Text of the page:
Friday, Feb 14, 2014, 2:47 pm
Inmate Hunger Strike Continues at Illinois Prison
“The Pit,” as Illinois’ Menard Correctional Center is sometimes known, saw a noisy show of support for some of its prisoners on Thursday night. About 20 people took part in a demonstration outside Menard's walls, banging pots and pans and chanting protest slogans. Some demonstrators said they were able to hear inmates calling out to them from their cells to ask “for due process.”
Inside, officials say, a single prisoner continues to refuse food a month after his hunger strike began. Started by more than a dozen inmates at the Administrative Detention Unit at Menard Correctional Center in southern Illinois, the strikers have taken a stand against what they call "inhumane" conditions in the unit, where prisoners are isolated from the general population and locked in small cells for 23 hours a day, with time out for showers and five hours of recreation a week.
At the beginning of this week, officials reported that many of the strikers who started the protest were being monitored in Menard's medical wing. And for good reason: After 30 days without food, the risks of serious health issues are high. Brian Nelson, Prisoner Rights Coordinator at the Uptown People's Law Center, knows that firsthand. Back in 2000, while in administrative detention in Tamms Correctional Center—the state's super-max prison, which closed in January 2013—he took part in a similar protest that lasted around 30 days. At this stage in a hunger strike, he says, “You're able to read, you're able to write, you're able to think,” but “your body starts eating itself, and you feel it. You know it’s eating itself.”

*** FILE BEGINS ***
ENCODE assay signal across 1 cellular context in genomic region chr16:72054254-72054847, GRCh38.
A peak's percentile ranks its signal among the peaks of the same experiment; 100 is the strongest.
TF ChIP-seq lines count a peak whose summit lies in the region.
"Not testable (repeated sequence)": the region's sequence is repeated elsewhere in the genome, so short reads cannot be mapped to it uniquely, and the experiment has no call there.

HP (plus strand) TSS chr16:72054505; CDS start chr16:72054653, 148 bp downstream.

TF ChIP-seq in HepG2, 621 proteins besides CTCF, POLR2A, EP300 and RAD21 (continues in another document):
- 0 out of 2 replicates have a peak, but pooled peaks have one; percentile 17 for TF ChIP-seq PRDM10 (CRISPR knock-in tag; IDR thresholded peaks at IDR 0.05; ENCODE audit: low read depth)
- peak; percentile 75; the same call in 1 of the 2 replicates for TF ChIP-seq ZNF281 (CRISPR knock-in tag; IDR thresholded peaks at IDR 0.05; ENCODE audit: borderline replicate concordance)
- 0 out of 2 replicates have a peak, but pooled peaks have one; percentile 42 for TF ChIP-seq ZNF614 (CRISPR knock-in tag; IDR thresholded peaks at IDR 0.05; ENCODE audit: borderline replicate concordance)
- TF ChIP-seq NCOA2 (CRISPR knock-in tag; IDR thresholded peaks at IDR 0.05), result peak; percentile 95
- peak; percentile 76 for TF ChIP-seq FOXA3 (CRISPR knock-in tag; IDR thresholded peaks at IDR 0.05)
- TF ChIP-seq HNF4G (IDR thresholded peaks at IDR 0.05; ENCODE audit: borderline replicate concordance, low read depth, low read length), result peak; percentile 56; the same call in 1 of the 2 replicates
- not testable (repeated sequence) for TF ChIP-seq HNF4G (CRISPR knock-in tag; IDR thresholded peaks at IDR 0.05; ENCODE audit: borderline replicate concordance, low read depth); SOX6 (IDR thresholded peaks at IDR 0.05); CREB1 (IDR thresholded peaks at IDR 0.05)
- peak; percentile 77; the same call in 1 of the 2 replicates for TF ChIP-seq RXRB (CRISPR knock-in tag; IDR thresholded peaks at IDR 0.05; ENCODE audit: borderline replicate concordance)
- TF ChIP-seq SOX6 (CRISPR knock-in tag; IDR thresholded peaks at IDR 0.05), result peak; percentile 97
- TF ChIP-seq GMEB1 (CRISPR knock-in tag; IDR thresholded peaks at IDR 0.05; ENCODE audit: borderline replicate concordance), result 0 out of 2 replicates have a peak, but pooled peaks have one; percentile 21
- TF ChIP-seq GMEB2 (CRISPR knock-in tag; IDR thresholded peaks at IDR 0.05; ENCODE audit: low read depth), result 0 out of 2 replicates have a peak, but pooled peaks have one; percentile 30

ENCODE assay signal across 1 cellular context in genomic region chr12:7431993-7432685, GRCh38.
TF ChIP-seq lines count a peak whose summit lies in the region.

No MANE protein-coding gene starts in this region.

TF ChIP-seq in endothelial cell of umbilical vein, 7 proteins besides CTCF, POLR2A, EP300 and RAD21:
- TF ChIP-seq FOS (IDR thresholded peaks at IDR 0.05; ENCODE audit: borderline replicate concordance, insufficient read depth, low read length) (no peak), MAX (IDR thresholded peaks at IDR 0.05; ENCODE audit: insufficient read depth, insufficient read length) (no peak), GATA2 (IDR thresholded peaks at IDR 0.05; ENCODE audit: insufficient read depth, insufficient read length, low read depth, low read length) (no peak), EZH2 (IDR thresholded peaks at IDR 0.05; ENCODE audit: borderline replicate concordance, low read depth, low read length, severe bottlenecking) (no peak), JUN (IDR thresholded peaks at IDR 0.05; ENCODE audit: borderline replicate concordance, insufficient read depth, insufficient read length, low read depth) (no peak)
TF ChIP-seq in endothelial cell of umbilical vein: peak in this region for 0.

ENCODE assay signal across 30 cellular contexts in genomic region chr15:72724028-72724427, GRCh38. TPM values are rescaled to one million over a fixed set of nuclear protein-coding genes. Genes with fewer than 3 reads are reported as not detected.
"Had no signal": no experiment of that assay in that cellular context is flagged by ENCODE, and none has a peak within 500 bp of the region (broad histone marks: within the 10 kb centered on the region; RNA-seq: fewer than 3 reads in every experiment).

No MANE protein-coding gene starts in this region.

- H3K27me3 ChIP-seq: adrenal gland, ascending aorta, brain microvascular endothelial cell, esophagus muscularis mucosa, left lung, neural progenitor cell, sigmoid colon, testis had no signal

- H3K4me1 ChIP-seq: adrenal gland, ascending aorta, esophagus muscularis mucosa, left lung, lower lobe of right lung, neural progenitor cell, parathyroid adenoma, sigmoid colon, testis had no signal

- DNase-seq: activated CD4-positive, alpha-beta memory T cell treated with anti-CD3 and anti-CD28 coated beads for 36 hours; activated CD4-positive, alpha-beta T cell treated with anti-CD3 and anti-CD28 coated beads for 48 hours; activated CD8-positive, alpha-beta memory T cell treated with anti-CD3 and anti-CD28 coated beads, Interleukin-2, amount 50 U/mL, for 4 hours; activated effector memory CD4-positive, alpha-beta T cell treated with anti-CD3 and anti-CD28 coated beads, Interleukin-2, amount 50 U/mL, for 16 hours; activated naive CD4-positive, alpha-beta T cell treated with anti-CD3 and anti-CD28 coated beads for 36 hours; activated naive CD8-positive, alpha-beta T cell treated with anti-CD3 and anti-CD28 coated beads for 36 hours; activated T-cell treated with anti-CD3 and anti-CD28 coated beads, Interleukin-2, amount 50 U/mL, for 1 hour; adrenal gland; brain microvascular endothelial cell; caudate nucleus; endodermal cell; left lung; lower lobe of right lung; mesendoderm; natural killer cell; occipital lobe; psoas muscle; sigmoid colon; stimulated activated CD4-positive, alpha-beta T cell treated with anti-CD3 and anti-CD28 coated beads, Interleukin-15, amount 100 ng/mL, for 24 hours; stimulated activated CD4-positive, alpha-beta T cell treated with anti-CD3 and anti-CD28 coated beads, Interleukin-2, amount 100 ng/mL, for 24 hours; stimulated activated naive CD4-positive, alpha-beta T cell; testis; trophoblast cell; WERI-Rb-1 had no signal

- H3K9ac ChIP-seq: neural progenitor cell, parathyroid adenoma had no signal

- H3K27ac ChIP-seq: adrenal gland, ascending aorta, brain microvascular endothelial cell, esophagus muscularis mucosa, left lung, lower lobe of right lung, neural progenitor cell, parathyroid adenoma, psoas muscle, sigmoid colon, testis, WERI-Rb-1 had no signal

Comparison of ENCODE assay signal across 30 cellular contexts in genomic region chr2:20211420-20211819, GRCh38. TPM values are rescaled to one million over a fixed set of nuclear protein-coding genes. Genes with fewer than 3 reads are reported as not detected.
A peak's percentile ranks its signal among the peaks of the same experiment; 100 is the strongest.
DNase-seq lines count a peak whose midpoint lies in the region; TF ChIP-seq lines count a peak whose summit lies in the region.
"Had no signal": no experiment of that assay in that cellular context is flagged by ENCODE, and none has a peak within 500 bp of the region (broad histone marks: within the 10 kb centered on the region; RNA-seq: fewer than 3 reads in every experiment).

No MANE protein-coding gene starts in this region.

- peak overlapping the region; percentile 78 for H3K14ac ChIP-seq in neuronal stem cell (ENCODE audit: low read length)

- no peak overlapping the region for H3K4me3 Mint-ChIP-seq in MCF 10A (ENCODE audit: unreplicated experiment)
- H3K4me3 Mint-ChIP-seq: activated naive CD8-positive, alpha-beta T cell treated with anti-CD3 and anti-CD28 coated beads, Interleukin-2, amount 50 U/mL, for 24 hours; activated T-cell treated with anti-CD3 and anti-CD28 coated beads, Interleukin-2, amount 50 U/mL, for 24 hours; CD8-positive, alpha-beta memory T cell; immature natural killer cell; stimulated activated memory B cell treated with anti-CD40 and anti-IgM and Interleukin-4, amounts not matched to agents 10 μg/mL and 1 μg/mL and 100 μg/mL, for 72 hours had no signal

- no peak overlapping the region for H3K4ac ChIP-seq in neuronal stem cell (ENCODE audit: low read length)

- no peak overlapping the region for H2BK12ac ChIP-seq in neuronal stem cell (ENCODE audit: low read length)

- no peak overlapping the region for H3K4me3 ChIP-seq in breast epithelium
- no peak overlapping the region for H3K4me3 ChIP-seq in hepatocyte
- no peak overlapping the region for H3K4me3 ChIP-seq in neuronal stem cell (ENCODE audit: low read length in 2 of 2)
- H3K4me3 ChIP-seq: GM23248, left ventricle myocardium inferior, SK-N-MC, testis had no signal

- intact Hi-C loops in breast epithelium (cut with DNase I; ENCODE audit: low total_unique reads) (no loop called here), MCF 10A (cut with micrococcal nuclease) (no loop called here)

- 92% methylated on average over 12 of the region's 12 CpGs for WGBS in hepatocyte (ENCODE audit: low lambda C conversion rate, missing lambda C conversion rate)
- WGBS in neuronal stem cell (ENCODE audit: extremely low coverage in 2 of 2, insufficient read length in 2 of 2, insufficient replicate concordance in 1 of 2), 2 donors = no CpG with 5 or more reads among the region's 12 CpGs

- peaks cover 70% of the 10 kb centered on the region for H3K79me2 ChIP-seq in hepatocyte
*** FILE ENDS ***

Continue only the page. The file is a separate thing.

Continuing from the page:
Corrections officials, however, say they have “incontrovertible proof” that some participants in the hunger strike had been receiving food from other prisoners before they were transferred to the health care unit. “We're not going to release how we know this,” says Tom Shaer, director of communications at the Illinois Department of Corrections, but “their weight loss is not consistent with hunger striking.” Nelson strongly denies that claim.